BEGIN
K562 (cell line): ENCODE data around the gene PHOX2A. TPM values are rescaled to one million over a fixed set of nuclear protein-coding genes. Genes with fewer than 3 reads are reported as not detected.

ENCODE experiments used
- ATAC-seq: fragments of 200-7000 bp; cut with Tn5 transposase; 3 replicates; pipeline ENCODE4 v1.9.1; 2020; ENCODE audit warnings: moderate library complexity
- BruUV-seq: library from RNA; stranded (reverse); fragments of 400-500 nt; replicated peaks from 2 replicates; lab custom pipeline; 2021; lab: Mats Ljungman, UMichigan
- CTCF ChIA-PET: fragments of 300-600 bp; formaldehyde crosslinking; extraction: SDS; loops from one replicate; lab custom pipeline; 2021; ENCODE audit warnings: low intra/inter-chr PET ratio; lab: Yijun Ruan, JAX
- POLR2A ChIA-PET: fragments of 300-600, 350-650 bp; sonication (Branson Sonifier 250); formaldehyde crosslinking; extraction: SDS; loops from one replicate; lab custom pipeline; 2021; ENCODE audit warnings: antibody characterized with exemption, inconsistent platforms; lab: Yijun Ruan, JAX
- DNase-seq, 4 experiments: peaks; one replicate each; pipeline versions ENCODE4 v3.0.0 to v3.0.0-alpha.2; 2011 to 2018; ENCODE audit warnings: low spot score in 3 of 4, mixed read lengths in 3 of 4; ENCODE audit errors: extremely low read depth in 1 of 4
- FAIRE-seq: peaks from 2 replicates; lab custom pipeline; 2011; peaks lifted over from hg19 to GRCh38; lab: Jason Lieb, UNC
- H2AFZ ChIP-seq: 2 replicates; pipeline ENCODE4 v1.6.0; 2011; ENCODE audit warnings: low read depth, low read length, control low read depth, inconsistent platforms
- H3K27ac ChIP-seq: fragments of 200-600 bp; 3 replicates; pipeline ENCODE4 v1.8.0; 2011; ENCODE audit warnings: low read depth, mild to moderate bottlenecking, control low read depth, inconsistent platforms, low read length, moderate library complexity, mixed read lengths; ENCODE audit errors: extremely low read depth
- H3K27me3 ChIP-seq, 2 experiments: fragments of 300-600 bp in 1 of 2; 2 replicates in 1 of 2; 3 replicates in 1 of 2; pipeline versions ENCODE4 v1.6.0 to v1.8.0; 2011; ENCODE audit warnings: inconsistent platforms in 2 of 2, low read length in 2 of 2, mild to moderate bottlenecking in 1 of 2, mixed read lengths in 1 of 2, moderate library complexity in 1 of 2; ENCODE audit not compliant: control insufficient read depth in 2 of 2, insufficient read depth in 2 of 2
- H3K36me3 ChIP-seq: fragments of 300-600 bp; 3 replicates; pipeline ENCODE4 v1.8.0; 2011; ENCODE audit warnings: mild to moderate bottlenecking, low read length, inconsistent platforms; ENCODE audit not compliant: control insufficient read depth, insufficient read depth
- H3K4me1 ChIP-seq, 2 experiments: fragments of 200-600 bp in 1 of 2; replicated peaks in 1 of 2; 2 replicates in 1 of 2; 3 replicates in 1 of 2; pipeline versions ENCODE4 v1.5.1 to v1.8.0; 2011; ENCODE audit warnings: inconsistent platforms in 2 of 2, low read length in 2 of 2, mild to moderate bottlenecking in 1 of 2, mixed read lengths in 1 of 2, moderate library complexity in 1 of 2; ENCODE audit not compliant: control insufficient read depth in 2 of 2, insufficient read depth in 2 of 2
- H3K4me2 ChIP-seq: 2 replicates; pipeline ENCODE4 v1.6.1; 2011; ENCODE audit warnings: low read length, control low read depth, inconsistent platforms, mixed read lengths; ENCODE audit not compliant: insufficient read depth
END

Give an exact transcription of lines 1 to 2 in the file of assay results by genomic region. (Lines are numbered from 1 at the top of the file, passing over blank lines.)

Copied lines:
K562 (cell line): ENCODE data around the gene PHOX2A. TPM values are rescaled to one million over a fixed set of nuclear protein-coding genes. Genes with fewer than 3 reads are reported as not detected.

ENCODE experiments used